Even with today’s technology there are certain things that can’t be fixed with a click of a button: broken hearts, teacher-to-student relationship, friend troubles, etc. When all other resources fail us, we go to our close friends. We need closure; we need support; and most of all, we need advice.
This is where things get hypocritical.
When facing a conflict – whether it’s temporary or long-term -we assume it’s the end of the world; we feel stuck and want all of the help we can get. BUT once we get the advice we don’t usually listen or take it. This leaves the advice-giver in the dust. There’s a huge difference between someone who asks for advice and someone who gives advice.
Usually this person has been struggling with the same problem for a few months and maybe even a few years. She has made her rounds through a variety of friends. She asks the same questions until she hears what she wants to hear. She listens and takes action until she is comfortable. Although she is seeking for advice, she won’t make a change until she is ready. See, there are different types of advice seekers.
Personally, if I need advice on something, I contact the person I trust the most and knows has my best interest. For me, that would be my mom or boyfriend. Depending on the conflict, within 24 to 48 hours I will do something about my issue.
Other times, I am so engrossed in a problem; I am constantly thinking, breathing and living the insanity. Some days I am ready to set boundaries or call everything off and other days I prefer shoving everything under the rug. Because I have been struggling for so long, I don’t know how to end it. In this case, I may not do anything for six months to a good year.
I have shared a fair amount of advice. With that being said, it usually never ever ends well. Although the person continues to ask me for advice, and I keep reciprocating, this does not mean they take my advice. After a while I feel like I’ve been wasting my time and end up frustrated. The advice seeker does not realize they are being annoying – not taking my advice at all – and continues to ask for more help without doing anything about it.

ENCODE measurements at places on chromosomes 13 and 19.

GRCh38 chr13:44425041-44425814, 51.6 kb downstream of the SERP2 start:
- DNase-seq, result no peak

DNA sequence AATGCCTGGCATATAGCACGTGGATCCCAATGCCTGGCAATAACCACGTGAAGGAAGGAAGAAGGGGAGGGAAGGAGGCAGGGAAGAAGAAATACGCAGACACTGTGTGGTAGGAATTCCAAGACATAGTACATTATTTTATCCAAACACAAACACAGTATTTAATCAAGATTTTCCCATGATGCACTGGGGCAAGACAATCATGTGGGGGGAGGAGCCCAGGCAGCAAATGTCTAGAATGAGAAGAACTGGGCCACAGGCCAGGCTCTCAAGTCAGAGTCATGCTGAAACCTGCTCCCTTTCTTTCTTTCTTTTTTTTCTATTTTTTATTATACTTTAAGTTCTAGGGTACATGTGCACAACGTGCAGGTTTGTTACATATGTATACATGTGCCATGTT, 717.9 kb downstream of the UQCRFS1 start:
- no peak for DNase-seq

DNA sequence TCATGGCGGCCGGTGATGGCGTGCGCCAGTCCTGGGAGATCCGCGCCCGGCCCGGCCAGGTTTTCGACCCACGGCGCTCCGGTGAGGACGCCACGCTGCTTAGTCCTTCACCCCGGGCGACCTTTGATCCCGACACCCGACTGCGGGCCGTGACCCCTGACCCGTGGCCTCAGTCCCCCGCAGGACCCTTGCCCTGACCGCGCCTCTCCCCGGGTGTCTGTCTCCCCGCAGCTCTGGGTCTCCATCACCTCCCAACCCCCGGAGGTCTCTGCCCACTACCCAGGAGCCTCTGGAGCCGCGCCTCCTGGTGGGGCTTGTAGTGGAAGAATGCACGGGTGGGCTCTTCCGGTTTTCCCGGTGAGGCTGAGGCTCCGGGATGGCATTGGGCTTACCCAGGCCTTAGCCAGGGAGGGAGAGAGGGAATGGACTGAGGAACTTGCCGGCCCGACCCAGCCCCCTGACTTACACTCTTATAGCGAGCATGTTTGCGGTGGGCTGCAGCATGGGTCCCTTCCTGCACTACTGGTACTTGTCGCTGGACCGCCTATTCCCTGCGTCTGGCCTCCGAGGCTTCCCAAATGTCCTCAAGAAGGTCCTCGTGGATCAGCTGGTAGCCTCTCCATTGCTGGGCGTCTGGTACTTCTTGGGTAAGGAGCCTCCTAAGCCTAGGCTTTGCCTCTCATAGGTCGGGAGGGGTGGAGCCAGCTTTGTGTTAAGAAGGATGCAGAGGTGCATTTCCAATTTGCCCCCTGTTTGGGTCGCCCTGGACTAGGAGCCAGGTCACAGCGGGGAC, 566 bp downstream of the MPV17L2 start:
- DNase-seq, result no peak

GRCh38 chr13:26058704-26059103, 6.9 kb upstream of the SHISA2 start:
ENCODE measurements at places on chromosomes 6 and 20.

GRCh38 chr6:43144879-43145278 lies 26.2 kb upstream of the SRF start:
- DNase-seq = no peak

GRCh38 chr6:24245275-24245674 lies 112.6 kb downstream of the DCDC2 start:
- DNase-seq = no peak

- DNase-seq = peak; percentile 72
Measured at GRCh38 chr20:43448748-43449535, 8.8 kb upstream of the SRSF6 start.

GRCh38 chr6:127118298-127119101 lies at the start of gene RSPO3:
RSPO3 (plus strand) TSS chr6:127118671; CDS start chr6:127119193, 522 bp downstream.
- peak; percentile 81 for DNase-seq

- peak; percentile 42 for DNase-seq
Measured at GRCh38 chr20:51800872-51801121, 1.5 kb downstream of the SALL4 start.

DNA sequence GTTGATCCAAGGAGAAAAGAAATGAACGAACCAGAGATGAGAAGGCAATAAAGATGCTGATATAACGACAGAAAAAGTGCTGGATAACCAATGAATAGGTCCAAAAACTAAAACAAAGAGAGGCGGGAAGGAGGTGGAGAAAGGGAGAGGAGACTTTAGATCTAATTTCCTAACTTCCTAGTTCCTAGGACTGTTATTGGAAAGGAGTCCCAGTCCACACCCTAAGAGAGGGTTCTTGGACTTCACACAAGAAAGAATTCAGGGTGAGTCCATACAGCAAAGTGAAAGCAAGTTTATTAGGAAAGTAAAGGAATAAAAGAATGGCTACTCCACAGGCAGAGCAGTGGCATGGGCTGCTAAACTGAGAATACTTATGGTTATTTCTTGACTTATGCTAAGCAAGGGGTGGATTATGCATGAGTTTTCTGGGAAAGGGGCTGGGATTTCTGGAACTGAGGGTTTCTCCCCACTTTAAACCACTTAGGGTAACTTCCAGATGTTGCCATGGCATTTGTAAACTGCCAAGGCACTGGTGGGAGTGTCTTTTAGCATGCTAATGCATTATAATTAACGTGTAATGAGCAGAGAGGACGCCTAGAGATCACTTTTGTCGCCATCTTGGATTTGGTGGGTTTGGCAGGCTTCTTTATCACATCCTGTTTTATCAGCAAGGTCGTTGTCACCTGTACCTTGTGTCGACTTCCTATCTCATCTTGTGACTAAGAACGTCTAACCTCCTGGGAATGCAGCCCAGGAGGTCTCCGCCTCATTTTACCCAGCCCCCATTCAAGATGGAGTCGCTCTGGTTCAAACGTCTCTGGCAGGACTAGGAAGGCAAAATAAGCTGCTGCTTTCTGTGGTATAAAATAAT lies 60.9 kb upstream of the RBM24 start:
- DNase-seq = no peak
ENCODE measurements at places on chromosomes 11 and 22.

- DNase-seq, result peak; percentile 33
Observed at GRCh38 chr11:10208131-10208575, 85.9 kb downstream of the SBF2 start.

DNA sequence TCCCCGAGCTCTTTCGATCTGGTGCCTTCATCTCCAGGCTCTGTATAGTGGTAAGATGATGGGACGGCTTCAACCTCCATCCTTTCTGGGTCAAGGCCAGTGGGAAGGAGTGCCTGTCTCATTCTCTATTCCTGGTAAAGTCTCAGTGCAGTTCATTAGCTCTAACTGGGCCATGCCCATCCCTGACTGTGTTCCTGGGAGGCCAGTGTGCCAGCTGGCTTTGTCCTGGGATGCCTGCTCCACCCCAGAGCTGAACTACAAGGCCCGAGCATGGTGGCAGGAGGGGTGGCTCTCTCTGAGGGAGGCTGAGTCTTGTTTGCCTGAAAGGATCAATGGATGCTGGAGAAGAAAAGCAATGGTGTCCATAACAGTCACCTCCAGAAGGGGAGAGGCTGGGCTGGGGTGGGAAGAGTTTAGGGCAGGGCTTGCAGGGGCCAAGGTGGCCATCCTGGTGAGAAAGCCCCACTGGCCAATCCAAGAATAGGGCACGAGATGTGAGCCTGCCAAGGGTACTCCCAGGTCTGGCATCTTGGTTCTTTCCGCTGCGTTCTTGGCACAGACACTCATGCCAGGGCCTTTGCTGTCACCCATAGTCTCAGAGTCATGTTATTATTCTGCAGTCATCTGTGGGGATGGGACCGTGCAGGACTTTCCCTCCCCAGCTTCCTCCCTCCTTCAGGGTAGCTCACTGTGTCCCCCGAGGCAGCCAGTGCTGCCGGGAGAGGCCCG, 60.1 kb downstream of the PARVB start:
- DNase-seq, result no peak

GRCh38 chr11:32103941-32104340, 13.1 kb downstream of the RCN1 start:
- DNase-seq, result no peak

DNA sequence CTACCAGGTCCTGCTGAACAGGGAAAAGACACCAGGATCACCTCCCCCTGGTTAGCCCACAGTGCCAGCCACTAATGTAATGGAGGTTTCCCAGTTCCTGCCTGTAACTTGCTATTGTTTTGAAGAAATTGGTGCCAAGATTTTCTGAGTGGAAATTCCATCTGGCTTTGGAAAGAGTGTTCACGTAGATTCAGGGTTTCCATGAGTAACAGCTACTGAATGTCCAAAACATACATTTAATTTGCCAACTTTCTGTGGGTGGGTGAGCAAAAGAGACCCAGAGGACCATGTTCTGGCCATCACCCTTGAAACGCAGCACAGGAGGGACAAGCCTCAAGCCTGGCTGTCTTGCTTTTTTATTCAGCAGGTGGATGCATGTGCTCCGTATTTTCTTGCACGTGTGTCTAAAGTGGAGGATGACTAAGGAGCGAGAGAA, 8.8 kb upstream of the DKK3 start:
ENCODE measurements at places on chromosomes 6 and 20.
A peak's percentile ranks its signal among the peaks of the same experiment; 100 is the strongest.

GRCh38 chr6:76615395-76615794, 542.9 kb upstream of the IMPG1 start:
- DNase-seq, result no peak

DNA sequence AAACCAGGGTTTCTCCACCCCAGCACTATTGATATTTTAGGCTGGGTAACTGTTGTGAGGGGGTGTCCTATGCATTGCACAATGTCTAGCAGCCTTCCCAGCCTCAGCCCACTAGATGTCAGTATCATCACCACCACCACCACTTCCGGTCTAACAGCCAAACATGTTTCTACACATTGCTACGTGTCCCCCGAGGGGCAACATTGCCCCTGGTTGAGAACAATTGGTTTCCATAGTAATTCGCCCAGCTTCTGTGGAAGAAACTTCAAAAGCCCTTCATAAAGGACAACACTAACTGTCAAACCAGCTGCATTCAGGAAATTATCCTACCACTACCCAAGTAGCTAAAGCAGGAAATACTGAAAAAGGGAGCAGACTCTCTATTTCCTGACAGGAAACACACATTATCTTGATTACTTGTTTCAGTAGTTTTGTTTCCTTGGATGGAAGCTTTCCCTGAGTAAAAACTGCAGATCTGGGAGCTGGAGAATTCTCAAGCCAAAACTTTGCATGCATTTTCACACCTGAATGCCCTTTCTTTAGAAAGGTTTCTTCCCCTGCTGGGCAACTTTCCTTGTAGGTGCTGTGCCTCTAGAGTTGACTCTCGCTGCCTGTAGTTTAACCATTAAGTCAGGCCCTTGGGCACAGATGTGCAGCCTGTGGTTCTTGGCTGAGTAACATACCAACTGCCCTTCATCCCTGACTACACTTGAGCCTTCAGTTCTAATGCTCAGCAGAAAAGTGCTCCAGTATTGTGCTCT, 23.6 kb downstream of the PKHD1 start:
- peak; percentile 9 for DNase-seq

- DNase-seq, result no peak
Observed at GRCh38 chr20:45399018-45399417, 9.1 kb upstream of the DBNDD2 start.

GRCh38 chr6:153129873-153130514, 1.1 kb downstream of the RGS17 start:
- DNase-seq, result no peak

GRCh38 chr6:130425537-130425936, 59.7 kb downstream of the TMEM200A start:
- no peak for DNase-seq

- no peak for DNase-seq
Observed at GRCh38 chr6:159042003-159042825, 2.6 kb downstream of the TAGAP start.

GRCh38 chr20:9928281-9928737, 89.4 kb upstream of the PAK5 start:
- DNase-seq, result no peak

This can be upsetting for anyone, but let’s look at it differently.
Professors provide students with study tips or formulas. It’s up to the student to take the advice. A professor doesn’t care if you listen to them or not. That’s just one less exam or paper for them to worry about. Why don’t professors care? Because they are not emotionally involved.
If someone comes to you with a problem DON’T offer your best advice. DON’T get emotionally involved. Wait until they come to you. Don’t let it bother you. Remember: it’s their problem not yours. Keep conversation simple. When they have a problem say something along the lines of: “I’m sorry to hear that. You’ll work it out.” More than likely they’ll go to the next friend until they hear something better. That’s no different than how they reacted when you actually spent time helping them.